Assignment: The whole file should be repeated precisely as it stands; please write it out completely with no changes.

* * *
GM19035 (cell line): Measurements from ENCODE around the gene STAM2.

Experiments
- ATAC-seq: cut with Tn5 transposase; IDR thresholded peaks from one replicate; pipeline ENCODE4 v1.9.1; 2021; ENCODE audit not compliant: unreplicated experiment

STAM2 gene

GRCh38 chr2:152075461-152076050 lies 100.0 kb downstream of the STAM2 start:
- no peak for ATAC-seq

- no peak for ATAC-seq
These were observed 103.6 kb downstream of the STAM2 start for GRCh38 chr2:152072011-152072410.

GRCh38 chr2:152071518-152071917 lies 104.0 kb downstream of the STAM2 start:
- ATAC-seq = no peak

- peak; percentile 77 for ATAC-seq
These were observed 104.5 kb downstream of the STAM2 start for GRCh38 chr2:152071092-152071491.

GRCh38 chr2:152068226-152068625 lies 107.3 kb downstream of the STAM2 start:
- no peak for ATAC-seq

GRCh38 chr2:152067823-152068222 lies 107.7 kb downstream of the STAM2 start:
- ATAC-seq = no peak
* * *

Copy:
GM19035 (cell line): Measurements from ENCODE around the gene STAM2.

Experiments
- ATAC-seq: cut with Tn5 transposase; IDR thresholded peaks from one replicate; pipeline ENCODE4 v1.9.1; 2021; ENCODE audit not compliant: unreplicated experiment

STAM2 gene

GRCh38 chr2:152075461-152076050 lies 100.0 kb downstream of the STAM2 start:
- no peak for ATAC-seq

- no peak for ATAC-seq
These were observed 103.6 kb downstream of the STAM2 start for GRCh38 chr2:152072011-152072410.

GRCh38 chr2:152071518-152071917 lies 104.0 kb downstream of the STAM2 start:
- ATAC-seq = no peak

- peak; percentile 77 for ATAC-seq
These were observed 104.5 kb downstream of the STAM2 start for GRCh38 chr2:152071092-152071491.

GRCh38 chr2:152068226-152068625 lies 107.3 kb downstream of the STAM2 start:
- no peak for ATAC-seq

GRCh38 chr2:152067823-152068222 lies 107.7 kb downstream of the STAM2 start:
- ATAC-seq = no peak